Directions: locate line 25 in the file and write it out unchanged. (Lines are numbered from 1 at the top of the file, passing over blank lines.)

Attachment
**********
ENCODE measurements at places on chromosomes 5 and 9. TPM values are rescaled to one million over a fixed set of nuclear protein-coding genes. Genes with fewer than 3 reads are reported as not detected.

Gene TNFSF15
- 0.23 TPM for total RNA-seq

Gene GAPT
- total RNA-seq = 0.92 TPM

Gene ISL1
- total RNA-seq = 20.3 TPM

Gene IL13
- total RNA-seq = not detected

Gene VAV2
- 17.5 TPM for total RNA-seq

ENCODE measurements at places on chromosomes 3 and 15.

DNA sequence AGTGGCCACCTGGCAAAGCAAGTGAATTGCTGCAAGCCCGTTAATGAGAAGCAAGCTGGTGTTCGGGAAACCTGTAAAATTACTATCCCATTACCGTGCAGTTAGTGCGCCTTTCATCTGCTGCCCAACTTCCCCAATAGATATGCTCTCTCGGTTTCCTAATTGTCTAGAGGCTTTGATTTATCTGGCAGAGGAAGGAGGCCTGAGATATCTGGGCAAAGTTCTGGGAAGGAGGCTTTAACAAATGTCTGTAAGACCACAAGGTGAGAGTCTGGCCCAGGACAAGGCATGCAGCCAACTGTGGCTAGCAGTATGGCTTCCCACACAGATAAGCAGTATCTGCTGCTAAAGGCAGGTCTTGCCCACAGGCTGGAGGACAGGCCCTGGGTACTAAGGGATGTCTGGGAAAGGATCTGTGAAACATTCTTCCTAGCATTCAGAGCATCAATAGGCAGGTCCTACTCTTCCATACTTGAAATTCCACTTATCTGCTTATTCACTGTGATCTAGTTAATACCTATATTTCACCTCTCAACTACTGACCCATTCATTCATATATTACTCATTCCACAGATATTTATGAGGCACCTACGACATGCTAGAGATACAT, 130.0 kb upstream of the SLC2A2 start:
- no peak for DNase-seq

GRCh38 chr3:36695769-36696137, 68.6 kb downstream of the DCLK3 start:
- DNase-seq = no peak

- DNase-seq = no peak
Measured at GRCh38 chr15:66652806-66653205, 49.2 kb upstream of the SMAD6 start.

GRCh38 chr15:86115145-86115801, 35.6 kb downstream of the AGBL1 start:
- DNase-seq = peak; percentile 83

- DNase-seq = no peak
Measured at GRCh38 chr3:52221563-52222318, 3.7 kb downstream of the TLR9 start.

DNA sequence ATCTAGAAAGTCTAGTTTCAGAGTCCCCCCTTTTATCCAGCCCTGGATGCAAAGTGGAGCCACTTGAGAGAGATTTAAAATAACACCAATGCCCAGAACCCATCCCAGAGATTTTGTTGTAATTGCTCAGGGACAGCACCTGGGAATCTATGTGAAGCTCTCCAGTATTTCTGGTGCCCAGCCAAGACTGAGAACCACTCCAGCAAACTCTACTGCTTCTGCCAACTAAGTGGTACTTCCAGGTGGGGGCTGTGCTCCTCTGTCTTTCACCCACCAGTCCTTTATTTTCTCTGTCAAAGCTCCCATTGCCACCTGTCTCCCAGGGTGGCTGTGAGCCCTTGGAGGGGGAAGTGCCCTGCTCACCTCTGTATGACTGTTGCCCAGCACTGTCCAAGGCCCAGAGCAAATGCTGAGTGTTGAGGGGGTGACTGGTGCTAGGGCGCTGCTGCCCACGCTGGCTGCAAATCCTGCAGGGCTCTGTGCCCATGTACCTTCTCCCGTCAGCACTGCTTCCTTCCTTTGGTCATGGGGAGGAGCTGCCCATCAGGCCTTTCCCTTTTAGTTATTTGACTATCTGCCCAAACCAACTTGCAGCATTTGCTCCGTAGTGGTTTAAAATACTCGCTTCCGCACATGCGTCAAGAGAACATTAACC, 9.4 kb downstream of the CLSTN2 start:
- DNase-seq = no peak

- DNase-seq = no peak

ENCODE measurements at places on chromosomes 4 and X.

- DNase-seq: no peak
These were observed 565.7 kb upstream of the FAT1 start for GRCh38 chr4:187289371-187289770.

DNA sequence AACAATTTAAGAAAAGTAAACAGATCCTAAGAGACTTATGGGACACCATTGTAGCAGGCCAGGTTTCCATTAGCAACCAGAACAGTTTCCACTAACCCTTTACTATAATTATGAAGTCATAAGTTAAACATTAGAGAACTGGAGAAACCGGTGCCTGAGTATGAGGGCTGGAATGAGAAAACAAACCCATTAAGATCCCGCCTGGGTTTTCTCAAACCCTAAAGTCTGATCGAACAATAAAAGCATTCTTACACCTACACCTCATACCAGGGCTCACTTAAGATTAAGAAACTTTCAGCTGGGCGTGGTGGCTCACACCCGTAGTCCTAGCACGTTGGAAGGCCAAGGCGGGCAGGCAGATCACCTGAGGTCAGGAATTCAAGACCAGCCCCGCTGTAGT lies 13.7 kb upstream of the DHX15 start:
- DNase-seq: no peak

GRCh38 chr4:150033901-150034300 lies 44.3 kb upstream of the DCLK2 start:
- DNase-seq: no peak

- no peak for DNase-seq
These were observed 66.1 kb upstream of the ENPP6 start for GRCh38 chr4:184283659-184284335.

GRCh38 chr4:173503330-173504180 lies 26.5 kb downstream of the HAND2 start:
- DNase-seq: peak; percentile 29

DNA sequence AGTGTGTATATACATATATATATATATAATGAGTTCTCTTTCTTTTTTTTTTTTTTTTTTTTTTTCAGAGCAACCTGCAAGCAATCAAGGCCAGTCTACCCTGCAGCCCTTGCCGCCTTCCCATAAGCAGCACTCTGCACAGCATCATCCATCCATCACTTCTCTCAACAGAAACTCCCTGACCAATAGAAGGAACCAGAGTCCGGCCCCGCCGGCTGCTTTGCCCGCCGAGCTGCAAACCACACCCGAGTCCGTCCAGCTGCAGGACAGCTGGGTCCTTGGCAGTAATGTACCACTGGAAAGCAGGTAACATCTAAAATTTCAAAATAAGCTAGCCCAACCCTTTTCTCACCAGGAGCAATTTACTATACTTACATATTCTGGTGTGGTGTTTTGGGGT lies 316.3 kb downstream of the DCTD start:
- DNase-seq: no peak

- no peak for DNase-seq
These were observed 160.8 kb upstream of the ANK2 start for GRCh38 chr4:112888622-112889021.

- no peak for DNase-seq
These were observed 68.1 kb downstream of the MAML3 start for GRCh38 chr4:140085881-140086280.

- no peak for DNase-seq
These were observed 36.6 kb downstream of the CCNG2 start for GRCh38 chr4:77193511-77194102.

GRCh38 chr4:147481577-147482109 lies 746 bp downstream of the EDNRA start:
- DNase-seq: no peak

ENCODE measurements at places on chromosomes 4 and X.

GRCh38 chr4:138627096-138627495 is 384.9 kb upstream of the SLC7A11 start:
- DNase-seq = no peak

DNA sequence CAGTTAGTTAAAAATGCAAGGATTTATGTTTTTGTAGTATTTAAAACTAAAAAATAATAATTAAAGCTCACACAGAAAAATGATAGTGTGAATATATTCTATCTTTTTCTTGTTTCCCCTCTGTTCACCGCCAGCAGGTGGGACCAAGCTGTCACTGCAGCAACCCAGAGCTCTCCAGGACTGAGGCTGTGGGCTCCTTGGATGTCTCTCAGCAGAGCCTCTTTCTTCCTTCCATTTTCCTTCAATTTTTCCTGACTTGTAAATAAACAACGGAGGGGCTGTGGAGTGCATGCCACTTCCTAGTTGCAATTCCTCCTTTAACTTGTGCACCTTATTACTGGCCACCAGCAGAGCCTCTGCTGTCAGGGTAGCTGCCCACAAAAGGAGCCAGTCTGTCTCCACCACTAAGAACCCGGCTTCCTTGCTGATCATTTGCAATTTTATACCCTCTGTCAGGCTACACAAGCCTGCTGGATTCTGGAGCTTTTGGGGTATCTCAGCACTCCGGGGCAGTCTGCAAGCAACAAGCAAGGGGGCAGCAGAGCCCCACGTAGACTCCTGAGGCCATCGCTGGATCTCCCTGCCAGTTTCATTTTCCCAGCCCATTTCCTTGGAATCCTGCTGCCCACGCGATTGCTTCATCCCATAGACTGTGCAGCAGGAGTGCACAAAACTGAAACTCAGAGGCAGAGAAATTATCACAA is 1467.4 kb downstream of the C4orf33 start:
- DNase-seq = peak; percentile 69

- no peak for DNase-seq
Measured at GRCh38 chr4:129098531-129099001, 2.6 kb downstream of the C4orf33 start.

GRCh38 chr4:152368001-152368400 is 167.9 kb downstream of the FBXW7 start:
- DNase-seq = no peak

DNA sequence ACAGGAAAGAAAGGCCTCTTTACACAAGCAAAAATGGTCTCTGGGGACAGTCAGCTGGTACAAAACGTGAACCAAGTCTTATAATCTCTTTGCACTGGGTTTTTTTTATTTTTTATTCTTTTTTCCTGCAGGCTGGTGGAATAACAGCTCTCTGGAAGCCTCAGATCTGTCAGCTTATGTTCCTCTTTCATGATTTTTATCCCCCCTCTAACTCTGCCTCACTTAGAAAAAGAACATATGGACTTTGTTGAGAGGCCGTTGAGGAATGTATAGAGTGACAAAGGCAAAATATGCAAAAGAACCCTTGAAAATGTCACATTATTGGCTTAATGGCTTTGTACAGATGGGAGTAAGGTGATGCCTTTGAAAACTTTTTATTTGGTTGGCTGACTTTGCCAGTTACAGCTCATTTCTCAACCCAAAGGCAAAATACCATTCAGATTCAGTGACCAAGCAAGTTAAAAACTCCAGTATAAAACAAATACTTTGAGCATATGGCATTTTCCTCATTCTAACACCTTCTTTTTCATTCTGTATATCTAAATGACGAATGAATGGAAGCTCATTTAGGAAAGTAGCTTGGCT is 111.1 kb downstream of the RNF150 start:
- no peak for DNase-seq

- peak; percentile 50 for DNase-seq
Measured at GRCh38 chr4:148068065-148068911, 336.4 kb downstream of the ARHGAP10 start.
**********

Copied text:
- DNase-seq = no peak